I just finished Elizabeth Gilbert’s book Eat, Pray, Love. I had mentioned it earlier on my Give the Gift of Enlightenment post as an excellent idea for a gift for spiritual seekers. My reading of it has only enhanced my enthusiasm. It is an profound, uplifting and touching book.
I’m generally not a fan of biography and memoir. What makes this one an exception is that the writing is so witty and fun to read. I was delighted with her language, her quotations, her stories and examples. The quality of the writing carried me through.
The book is a record of a year-long spiritual odyssey taken by Gilbert to re-build her life after a catastrophic divorce and equally catastrophic affair. She divides the time equally between Italy, India and Indonesia (Bali specifically). In Italy, she focuses on pleasure (partucularly the pleasure of eating), and learning to allow herself to experience enjoyment.
In India, the focus is spiritual (as one might expect). In Bali – where she has been invited to visit a Balanese medicine man, the focus is on balancing material pleasures with spiritual insights, and also becomes a place for the renewal of her romantic interests.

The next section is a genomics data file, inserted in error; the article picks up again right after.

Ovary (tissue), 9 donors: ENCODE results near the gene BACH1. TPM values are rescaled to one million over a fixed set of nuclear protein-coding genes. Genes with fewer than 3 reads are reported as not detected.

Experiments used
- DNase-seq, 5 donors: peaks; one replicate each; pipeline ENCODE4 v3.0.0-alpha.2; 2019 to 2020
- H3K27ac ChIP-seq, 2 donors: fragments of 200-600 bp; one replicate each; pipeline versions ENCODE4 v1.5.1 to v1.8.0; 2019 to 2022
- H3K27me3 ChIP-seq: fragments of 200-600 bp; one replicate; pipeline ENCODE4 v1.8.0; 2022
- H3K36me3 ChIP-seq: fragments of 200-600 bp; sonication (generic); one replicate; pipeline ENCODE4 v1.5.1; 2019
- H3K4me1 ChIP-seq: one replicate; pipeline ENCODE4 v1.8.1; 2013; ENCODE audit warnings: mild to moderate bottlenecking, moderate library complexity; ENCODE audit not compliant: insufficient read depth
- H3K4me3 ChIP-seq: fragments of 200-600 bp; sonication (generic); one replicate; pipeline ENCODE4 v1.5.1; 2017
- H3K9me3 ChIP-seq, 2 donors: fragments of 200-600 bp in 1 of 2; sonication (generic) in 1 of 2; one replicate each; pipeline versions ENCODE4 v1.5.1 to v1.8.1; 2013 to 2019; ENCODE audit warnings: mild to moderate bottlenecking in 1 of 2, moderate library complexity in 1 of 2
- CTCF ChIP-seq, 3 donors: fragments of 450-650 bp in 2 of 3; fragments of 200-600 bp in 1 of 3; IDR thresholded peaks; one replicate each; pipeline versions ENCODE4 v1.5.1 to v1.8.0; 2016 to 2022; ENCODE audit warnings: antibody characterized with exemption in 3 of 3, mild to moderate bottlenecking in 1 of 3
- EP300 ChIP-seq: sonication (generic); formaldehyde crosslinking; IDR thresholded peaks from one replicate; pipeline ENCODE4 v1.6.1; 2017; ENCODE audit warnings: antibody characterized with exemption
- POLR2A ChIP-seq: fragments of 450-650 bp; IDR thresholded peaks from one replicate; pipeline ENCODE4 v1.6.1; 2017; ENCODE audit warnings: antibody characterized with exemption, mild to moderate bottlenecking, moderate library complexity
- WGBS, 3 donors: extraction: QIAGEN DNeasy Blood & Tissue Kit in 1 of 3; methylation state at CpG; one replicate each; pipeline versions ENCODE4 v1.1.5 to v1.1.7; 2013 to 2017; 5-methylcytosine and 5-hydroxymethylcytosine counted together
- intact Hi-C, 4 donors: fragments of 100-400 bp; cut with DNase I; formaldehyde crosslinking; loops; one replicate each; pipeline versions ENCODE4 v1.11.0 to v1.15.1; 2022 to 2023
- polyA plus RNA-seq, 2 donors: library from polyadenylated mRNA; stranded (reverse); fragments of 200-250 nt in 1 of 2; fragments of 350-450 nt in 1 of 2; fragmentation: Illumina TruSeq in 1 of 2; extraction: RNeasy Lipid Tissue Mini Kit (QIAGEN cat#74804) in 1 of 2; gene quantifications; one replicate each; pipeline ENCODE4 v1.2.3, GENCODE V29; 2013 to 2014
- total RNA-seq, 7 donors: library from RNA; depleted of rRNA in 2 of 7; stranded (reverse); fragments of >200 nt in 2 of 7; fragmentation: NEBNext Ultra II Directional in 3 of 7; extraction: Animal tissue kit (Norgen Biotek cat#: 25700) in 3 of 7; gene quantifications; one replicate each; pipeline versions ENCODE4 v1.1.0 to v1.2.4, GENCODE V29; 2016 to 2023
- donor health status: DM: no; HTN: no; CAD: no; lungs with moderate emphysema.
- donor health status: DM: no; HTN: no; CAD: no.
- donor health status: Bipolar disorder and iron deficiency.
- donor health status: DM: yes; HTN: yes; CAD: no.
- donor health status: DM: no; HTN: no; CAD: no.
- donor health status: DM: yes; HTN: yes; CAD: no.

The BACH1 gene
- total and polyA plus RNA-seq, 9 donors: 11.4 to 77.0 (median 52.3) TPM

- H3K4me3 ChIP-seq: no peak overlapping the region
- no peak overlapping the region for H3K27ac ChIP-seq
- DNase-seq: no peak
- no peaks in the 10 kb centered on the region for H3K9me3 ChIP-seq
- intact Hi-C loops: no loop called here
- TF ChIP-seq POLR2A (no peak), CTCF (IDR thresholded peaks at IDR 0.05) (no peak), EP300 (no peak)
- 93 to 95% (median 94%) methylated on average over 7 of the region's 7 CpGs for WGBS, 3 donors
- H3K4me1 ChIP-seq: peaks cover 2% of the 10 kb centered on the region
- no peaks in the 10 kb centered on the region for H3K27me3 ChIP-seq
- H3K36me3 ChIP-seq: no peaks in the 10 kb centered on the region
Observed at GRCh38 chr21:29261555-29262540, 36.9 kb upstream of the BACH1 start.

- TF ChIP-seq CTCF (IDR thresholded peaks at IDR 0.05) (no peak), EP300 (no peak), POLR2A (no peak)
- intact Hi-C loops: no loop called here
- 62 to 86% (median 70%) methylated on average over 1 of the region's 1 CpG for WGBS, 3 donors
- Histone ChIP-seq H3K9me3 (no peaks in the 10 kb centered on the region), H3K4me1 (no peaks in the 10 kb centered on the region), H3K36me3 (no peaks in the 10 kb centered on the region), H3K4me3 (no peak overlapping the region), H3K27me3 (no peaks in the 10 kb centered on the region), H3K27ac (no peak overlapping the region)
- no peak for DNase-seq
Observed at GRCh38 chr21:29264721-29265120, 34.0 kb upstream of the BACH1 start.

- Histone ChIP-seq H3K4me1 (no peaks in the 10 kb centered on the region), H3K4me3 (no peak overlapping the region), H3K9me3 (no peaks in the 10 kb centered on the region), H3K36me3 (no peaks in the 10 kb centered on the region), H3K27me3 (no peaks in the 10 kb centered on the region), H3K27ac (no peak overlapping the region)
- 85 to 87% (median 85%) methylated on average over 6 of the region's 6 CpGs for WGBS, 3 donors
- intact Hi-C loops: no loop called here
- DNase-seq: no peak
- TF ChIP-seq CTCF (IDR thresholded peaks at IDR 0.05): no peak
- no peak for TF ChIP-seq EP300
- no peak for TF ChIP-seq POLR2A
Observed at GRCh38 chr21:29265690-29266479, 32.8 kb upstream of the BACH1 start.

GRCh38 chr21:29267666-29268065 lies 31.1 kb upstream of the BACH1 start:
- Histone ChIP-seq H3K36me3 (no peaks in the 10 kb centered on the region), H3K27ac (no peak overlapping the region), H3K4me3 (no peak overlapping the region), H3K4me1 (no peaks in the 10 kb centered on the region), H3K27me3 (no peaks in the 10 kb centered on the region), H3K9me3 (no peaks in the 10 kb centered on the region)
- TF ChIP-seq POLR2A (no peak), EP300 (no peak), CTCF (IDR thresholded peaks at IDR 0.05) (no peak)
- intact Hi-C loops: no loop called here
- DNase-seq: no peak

I have to admit that the sexuality discussions are a bit beyond my usual preference, but there were only a few passages where the sharing was a bit uncomfortable. Fortunately, the honesty she uses in the sexuality topic is very welcome when applied to illuminating the spiritual and emotional ups and downs of the story.
Some people, based on the reviews, really dislike the book, because they really dislike the self-absorbsion and focus of Gilbert’s memoir. But as a generally inward-focused person myself, I can relate. Gilbert shows you who she IS, not who you WANT her to be.
After a few days listening to the audio version, I went and checked out the book from the library, simply because I wanted to copy down some of the superb quotes she manages to find to illustrate the narrative. Also, if you are interested in the audio version, you’ll be pleased to find that Gilbert reads her own book, which in her case is a significant asset. She has a wonderful reading voice that adds to the enjoyment.
So I stand by my original recommendation. It’s a wonderful book and any spiritual seeker should enjoy it tremendously. If you are unfamiliar with Gilbert, let me recommend listening to her talk at the Ted talks (which I’ve liked below). In fact, the talk below is what inspired me to read her book. Enjoy.